Dear Elms College Community,
In recent days, you have had to endure the gruesome images over and over again: a white police officer, his hand in his pocket, ending the life of another human being, a black man. This took place for close to nine minutes while three other police officers looked on, in seemingly complete serenity and detachment.
You are probably angry. The images have outraged almost everyone. But especially if you are a black man, you could see yourself in George Floyd. Or if you are a black woman, you could see a brother, a cousin, an uncle, a father in George Floyd. I have had the same feelings; for the same reasons.
You are probably stunned. How could our nation, with all its intelligence and expertise, be handling this situation so poorly? It’s not enough that we are in the middle of a pandemic in which over 105,000 Americans (and counting) –disproportionately black and brown- have died, amidst ample evidence of gross incompetence and the inability to muster a basic level of human compassion. But now, the country’s leadership is missing opportunity after opportunity to make a credible appeal to calm and unity.
You are probably confused. The images of violence and looting are distracting from the main message of peaceful protesters: the cold-blooded murder of George Floyd is not the problem. It is the tip of an iceberg of centuries of systemic injustice and racism in the United States. And that system must be dismantled.
I am not writing to tell you how you should feel.
I believe deeply that each one of us sees the world through the lenses of our life experiences. A commitment to building an inclusive community starts by recognizing and respecting that we experience life differently because of the circumstances that have shaped us into who we are.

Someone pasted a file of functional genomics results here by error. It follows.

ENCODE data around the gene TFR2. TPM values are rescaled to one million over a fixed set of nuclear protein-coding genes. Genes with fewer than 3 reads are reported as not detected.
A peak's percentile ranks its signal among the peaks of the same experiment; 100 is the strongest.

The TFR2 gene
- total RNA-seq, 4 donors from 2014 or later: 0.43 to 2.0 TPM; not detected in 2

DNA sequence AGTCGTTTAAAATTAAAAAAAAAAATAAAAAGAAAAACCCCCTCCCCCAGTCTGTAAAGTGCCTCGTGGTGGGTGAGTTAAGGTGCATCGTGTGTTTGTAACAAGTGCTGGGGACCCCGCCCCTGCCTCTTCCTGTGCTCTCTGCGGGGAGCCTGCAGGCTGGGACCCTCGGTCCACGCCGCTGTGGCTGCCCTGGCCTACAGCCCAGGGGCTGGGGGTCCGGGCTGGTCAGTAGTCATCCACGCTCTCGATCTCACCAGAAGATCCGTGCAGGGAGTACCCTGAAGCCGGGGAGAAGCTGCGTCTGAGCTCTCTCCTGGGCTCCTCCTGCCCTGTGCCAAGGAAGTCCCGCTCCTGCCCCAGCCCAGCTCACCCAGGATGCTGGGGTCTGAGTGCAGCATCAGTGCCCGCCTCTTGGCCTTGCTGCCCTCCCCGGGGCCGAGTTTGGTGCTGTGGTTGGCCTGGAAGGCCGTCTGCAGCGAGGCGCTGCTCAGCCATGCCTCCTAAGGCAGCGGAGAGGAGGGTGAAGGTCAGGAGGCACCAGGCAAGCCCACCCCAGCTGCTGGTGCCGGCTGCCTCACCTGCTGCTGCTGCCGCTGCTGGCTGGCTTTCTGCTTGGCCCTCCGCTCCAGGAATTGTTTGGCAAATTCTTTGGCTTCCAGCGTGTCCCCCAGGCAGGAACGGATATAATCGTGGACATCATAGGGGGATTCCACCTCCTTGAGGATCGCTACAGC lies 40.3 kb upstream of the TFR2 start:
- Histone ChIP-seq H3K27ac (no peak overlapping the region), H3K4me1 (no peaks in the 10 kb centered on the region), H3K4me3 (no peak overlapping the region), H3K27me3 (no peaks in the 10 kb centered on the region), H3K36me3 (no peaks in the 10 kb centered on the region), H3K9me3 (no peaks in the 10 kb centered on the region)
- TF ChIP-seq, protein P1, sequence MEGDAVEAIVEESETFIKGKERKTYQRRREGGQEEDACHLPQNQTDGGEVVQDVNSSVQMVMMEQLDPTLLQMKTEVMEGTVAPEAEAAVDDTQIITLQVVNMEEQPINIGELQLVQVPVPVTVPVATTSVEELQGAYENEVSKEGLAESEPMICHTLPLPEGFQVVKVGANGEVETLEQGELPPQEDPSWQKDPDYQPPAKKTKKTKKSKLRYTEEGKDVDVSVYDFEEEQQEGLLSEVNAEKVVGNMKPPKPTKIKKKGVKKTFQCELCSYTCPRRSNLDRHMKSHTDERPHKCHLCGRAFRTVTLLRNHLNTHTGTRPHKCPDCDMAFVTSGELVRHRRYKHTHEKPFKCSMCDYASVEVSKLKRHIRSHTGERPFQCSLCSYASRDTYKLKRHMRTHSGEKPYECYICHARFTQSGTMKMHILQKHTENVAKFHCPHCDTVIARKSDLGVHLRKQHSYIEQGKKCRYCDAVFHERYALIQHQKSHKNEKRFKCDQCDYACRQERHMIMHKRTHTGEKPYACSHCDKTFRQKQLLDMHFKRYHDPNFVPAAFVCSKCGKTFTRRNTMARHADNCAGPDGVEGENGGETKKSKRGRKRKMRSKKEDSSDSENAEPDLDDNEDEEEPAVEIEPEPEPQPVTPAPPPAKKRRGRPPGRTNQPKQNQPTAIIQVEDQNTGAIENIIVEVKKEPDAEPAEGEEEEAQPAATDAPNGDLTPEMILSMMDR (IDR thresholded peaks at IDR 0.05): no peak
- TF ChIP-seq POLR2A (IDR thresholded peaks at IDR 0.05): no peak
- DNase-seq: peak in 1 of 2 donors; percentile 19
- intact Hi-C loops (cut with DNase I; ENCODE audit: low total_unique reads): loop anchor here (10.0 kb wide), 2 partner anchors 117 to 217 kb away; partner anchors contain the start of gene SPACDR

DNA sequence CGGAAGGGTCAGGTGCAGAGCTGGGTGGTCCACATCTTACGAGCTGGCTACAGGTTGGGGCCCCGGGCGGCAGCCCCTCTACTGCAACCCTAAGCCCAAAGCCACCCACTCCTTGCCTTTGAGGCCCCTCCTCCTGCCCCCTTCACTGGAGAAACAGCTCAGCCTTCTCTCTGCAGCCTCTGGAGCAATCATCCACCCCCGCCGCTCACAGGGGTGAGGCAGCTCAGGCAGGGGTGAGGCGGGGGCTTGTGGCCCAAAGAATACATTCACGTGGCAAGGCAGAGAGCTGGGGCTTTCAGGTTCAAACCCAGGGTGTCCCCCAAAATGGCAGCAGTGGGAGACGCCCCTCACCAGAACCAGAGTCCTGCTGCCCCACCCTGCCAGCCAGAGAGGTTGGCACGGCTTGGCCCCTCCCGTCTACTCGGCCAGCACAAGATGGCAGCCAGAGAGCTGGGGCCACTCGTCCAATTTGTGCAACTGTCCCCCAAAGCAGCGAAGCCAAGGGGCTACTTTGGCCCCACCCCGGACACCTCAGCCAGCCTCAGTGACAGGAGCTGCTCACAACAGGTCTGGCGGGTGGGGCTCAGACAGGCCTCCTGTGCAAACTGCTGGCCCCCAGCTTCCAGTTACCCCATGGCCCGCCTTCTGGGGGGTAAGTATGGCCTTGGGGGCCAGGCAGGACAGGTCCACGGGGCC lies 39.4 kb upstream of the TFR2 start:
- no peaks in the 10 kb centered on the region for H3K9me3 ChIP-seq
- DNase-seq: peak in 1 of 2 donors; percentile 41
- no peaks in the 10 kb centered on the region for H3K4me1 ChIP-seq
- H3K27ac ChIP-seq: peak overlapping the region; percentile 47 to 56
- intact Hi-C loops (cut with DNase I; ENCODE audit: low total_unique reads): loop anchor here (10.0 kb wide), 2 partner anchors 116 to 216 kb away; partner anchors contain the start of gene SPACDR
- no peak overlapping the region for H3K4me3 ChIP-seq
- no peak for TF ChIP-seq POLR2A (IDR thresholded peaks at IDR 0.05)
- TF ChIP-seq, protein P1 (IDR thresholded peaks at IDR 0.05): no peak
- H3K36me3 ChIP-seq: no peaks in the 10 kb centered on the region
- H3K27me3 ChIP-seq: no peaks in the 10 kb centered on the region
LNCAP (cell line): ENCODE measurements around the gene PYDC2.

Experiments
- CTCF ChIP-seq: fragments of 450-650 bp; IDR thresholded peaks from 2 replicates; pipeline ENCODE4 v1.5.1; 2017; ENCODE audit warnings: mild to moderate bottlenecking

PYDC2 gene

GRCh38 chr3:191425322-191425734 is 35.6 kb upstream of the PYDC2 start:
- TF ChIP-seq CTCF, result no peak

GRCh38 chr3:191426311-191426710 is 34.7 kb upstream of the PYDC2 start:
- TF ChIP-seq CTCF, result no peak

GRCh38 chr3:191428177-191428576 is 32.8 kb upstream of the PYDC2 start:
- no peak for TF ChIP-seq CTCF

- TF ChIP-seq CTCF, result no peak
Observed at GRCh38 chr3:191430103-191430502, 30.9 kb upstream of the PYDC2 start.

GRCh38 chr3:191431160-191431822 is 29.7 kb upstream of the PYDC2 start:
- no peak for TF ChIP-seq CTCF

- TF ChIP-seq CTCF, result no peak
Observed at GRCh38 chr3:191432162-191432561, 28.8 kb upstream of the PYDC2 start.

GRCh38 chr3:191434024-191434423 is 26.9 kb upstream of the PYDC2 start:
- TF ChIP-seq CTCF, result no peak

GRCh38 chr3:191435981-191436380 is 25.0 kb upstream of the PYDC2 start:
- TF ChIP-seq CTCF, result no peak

Amidst the anger, confusion, and chaos out there, I am writing to reaffirm our common commitment to an inclusive and just community. Elms College has a rich history and core values of faith, excellence, and community intertwined with the pursuit of justice.
The Elms College Black Issues Summit, a mere three months that seem like years ago now, highlighted the unequal access and opportunity for African-Americans to the basic human rights of health, housing, and education in the United States. Our commitment to an inclusive community starts with recognizing together the fundamental injustices in our society. It moves from there to a collective engagement to bring about a more just world, both in our little community and beyond.
As former President Barack Obama said in a statement on Friday: “It falls on all of us, regardless of our race or station…to work together to create a ‘new normal’ in which the legacy of bigotry and unequal treatment no longer infects our institutions or our hearts.”
I am writing to invite each member of the Elms College community to recommit to that ideal of an inclusive community. As always, we can find inspiration in the selfless commitment to social justice of the college’s founders. In a statement yesterday, the Sisters of St. Joseph of Springfield echoed the message of the Sisters of St. Joseph in St. Paul Minnesota, who expressed “their outrage at Mr. Floyd’s death, their empathy with those affected, and solidarity with the black community.”
The Sisters of St. Joseph’s message is a good call to hope and to action: “We need to imagine a society where the dignity and eternal value of each person is secure and let that be the measure of how we make decisions and choose our leaders.”
In the midst of the rightful anger, shock, and confusion, let us recommit Elms College to the hard work of a just and inclusive community.
In the next days and weeks, the Office of Diversity and Inclusion will engage all members of the Elms College community in actions that we can take to bring that aspiration closer to reality.